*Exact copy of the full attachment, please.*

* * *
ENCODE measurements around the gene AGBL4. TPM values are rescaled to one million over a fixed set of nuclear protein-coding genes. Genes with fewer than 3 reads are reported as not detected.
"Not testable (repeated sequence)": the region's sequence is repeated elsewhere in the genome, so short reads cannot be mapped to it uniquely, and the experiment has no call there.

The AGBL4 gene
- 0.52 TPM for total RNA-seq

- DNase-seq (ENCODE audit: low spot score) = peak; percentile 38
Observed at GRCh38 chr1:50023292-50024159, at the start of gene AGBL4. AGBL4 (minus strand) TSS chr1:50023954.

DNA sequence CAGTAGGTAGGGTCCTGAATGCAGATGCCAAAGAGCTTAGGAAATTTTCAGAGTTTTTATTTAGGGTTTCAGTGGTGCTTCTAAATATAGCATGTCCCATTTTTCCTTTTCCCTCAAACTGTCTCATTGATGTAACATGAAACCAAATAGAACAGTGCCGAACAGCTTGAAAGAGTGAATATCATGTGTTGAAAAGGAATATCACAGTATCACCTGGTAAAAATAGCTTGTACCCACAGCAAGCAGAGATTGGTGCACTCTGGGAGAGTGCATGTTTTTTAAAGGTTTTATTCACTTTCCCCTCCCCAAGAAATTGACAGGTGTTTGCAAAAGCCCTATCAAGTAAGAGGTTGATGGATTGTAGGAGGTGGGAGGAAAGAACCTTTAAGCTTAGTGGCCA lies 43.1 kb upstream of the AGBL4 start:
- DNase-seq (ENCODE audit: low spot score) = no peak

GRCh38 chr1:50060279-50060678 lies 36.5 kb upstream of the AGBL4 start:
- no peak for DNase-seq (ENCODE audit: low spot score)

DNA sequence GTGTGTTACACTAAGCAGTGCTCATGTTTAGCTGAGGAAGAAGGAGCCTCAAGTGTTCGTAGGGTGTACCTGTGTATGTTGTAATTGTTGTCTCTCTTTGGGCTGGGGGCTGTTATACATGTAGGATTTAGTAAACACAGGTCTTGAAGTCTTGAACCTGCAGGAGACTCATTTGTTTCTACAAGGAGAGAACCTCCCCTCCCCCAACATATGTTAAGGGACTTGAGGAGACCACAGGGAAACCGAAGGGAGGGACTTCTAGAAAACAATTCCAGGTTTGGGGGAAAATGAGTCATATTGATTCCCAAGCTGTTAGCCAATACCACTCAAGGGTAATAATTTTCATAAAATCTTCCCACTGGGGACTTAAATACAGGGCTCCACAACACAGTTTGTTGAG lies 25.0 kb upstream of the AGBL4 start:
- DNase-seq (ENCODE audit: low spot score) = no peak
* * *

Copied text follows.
ENCODE measurements around the gene AGBL4. TPM values are rescaled to one million over a fixed set of nuclear protein-coding genes. Genes with fewer than 3 reads are reported as not detected.
"Not testable (repeated sequence)": the region's sequence is repeated elsewhere in the genome, so short reads cannot be mapped to it uniquely, and the experiment has no call there.

The AGBL4 gene
- 0.52 TPM for total RNA-seq

- DNase-seq (ENCODE audit: low spot score) = peak; percentile 38
Observed at GRCh38 chr1:50023292-50024159, at the start of gene AGBL4. AGBL4 (minus strand) TSS chr1:50023954.

DNA sequence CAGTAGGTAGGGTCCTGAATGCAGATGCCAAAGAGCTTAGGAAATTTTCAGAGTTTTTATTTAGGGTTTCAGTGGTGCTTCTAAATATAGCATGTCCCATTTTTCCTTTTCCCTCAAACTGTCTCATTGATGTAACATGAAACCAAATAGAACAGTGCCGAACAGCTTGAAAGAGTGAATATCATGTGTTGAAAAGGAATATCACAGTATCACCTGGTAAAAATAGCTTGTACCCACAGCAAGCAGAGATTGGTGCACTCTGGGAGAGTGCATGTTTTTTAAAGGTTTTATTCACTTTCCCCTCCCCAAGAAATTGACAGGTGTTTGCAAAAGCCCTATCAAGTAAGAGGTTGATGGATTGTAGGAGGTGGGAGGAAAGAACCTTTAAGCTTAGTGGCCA lies 43.1 kb upstream of the AGBL4 start:
- DNase-seq (ENCODE audit: low spot score) = no peak

GRCh38 chr1:50060279-50060678 lies 36.5 kb upstream of the AGBL4 start:
- no peak for DNase-seq (ENCODE audit: low spot score)

DNA sequence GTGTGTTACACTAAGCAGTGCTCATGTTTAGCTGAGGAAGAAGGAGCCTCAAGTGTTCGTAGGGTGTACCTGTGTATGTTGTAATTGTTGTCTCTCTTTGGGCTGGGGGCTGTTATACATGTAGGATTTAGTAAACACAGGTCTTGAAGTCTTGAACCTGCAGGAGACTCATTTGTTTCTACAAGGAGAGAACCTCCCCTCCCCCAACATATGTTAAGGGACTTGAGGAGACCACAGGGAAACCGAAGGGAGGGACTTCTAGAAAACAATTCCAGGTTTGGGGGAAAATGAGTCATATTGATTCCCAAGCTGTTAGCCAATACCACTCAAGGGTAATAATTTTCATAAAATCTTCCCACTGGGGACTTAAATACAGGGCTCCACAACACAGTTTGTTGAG lies 25.0 kb upstream of the AGBL4 start:
- DNase-seq (ENCODE audit: low spot score) = no peak